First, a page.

Energy resolution of triple-axis spectrometer

  1. Hi,
    I have encountered the problem of energy resolution of neutron triple-axis spectrometer, which we haven't covered during our solid state physics lectures.
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    I don't know where do we get the equation for the energy resolution from and even the numerical calculations in the solution seem odd to me as I am unable to get the same results. Can someone give me an insight into this or better suggest me some literature covering this problem?
     
  2. jcsd
  3. mfb

    Staff: Mentor

    The total resolution comes from the wavelength distribution of the incoming neutrons together with the accurary of the analyzer - that looks fine. The given uncertainties are relative values, so the energy uncertainty gets multiplied with the corresponding energy.
    I would expect a quadratic sum (##\sqrt{a^2+b^2}## instead of a+b) and I don't understand the prefactors of 2, but that could be some (conservative) convention.

    I can confirm the neutron energy, I have no idea where the 5 meV come from.
    The intermediate step in the final calculation looks completely wrong, but the result of 37µeV agrees with the formula.
     
  4. http://en.wikipedia.org/wiki/Propagation_of_uncertainty, look at sections "Simplification" and "Example". With this you should be able to figure out where the "2" comes from.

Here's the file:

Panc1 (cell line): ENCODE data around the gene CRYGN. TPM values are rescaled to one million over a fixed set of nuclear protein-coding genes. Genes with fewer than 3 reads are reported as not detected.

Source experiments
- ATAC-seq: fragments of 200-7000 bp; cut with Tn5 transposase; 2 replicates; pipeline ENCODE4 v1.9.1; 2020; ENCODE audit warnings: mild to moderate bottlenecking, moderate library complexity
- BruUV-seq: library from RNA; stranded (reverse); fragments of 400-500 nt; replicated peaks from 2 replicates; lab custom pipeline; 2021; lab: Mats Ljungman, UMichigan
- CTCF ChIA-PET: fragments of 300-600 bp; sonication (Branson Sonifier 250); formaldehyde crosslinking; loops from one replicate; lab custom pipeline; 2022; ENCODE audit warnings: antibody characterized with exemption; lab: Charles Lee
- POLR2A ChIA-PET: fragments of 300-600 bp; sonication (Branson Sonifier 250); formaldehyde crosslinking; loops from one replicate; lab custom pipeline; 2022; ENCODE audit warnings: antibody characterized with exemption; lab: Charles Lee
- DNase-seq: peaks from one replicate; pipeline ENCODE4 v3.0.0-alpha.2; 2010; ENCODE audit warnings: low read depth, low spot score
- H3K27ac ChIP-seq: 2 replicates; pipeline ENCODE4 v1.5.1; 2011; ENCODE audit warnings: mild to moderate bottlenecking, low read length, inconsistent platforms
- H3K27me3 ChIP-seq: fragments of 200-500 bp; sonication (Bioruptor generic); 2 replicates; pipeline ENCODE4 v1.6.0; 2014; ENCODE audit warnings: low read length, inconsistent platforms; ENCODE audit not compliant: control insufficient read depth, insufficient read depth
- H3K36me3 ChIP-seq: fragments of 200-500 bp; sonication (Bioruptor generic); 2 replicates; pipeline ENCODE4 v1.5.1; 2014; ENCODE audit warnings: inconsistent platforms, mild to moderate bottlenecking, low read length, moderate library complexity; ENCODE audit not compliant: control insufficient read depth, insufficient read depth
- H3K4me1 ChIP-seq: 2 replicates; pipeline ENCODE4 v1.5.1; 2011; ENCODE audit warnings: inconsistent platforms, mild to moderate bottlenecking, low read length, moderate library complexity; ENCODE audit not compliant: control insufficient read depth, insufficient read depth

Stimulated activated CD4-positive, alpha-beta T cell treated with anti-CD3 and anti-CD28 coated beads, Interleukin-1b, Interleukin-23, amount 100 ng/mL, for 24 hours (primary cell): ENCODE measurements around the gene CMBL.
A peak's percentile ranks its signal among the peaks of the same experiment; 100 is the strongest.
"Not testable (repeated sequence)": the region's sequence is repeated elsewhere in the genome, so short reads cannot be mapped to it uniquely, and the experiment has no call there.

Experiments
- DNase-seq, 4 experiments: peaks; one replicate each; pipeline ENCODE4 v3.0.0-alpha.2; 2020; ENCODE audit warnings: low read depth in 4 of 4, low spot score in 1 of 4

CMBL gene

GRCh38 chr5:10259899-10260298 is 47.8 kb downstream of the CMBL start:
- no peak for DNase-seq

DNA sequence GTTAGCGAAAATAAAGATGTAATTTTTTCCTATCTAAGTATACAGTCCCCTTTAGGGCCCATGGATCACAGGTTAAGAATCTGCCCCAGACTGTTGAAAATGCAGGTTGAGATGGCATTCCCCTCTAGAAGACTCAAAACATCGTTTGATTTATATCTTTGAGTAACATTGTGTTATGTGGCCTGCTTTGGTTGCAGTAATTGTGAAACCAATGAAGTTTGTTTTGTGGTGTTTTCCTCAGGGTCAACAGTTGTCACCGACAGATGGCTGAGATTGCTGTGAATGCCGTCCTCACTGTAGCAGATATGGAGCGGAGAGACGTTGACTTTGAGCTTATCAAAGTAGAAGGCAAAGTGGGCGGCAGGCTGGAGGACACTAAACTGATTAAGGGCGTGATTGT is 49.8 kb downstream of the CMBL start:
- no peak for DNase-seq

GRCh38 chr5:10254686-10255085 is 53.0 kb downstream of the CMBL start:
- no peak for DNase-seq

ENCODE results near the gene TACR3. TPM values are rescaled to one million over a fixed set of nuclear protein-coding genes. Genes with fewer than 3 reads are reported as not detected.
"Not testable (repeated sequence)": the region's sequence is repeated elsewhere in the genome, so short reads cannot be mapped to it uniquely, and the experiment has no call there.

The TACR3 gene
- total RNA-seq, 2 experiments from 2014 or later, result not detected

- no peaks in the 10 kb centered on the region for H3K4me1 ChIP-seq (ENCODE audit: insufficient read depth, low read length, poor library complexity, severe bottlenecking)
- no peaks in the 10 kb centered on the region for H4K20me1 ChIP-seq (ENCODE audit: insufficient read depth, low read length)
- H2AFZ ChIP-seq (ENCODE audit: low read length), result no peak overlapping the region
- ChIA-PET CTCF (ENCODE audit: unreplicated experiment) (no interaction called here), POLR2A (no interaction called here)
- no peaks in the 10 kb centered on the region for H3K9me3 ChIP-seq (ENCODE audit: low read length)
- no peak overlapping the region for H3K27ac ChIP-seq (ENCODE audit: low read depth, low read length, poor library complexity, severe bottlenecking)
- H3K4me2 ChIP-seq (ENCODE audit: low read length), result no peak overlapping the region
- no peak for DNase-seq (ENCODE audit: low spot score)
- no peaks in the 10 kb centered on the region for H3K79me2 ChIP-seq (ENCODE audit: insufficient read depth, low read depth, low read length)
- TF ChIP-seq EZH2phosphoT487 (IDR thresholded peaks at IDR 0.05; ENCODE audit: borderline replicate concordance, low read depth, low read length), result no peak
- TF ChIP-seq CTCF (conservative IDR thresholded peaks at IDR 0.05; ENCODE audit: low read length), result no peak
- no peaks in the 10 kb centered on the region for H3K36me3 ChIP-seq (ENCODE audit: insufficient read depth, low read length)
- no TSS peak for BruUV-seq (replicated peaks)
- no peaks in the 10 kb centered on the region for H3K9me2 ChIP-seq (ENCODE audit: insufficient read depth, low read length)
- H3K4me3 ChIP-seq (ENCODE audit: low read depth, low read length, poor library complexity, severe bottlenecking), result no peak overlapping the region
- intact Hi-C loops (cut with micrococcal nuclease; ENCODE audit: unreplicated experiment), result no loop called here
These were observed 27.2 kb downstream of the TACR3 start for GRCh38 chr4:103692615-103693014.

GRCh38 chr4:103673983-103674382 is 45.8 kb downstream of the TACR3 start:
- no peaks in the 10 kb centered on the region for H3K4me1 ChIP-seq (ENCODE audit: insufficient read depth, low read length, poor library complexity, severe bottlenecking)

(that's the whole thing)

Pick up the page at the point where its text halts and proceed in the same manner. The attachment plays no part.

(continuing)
The intermediate step should probably read 2 x (13.06 + 8.06) x 10^-3, using the simplification that delta lambda/lambda is pretty much the same for the monochromator and the analyzer.

    I agree with mfb that one should probably use a quadratic sum.

    The 5 meV is just an example of the excitation one might measure with this inelastic neutron scattering experiment.
     
  5. mfb

    Staff: Mentor

    The only "2" I see there is related to a correlation between two uncertain parameters, something we do not have here. And we don't have squared parameters either.
     
  6. E is quadratic in k and thus lambda, and the error propagation is (or should be)

    (delta E)^2 = (delta lambda_0)^2 (d E_0/d lambda_0)^2 + ...

    = (delta lambda_0)^2 (-2 hbar^2 /(2m lambda_0^3)^2 + ...

    = (delta lambda_0/lambda_0 2 E_0)^2 + ...

    correct me if I am wrong. (I have 1/2 bottle of wine as excuse :-))
     
  7. mfb

    Staff: Mentor

    Oh right...
    Okay, that explains the factor of 2.
     
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